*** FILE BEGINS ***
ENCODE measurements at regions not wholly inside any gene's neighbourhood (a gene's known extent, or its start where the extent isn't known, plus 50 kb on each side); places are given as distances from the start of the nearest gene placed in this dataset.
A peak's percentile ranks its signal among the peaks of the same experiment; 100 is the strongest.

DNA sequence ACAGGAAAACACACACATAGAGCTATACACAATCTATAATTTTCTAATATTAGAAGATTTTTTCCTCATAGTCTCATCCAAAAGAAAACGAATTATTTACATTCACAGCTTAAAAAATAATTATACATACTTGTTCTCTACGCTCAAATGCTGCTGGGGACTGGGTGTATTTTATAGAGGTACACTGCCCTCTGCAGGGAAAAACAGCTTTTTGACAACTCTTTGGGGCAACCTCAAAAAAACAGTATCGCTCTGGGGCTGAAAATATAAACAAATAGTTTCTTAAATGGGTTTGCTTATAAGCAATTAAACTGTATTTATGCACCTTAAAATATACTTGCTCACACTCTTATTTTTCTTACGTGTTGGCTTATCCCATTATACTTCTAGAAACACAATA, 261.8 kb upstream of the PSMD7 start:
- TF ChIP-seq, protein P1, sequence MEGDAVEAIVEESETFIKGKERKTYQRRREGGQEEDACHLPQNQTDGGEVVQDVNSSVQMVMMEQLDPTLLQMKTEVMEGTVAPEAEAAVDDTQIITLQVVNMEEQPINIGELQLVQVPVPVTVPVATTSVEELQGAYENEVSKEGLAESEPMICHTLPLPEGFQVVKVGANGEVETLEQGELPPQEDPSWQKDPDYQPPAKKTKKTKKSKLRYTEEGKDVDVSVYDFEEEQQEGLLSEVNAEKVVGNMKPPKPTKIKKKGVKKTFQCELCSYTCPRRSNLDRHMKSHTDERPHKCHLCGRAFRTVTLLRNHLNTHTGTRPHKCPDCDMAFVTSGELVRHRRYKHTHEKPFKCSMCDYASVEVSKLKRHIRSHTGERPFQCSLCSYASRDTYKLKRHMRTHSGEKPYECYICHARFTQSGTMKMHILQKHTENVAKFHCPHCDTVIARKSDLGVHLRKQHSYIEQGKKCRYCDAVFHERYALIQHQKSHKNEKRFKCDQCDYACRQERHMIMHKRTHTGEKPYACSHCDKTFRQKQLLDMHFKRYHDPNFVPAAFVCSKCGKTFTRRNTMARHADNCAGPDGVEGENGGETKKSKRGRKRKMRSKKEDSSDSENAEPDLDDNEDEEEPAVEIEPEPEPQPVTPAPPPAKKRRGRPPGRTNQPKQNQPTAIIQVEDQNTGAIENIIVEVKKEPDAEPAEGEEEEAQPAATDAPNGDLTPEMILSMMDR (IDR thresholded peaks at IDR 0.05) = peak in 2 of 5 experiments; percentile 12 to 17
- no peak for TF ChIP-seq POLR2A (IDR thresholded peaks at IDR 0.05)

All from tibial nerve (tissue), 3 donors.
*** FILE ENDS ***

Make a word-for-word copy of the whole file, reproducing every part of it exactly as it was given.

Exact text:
ENCODE measurements at regions not wholly inside any gene's neighbourhood (a gene's known extent, or its start where the extent isn't known, plus 50 kb on each side); places are given as distances from the start of the nearest gene placed in this dataset.
A peak's percentile ranks its signal among the peaks of the same experiment; 100 is the strongest.

DNA sequence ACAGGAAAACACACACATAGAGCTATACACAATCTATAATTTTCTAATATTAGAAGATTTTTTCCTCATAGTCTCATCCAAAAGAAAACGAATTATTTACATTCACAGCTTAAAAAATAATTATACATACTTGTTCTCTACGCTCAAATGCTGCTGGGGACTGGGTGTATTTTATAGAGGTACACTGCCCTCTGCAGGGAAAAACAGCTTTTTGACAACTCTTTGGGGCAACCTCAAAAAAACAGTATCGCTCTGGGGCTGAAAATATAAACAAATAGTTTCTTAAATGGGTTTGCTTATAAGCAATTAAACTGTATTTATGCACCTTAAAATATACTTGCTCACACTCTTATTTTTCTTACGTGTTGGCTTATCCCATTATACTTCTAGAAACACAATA, 261.8 kb upstream of the PSMD7 start:
- TF ChIP-seq, protein P1, sequence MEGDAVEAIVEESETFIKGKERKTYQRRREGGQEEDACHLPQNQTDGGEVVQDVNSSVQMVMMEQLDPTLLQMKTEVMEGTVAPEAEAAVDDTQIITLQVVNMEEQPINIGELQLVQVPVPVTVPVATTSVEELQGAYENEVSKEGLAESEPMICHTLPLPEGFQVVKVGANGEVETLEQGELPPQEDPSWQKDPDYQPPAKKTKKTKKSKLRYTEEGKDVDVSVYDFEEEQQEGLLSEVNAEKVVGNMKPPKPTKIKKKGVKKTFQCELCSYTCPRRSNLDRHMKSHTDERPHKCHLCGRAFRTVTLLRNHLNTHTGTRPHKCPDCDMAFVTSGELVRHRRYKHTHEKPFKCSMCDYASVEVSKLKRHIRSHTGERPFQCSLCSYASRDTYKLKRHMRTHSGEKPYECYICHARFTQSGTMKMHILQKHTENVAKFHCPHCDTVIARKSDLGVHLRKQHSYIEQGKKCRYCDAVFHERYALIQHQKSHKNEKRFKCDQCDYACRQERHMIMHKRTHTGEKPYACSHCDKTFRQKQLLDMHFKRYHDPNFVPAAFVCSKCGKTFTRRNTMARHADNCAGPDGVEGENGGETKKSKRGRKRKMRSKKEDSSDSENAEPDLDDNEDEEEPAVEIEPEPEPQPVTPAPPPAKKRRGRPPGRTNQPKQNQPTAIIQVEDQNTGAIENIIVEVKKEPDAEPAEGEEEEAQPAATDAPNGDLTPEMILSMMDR (IDR thresholded peaks at IDR 0.05) = peak in 2 of 5 experiments; percentile 12 to 17
- no peak for TF ChIP-seq POLR2A (IDR thresholded peaks at IDR 0.05)

All from tibial nerve (tissue), 3 donors.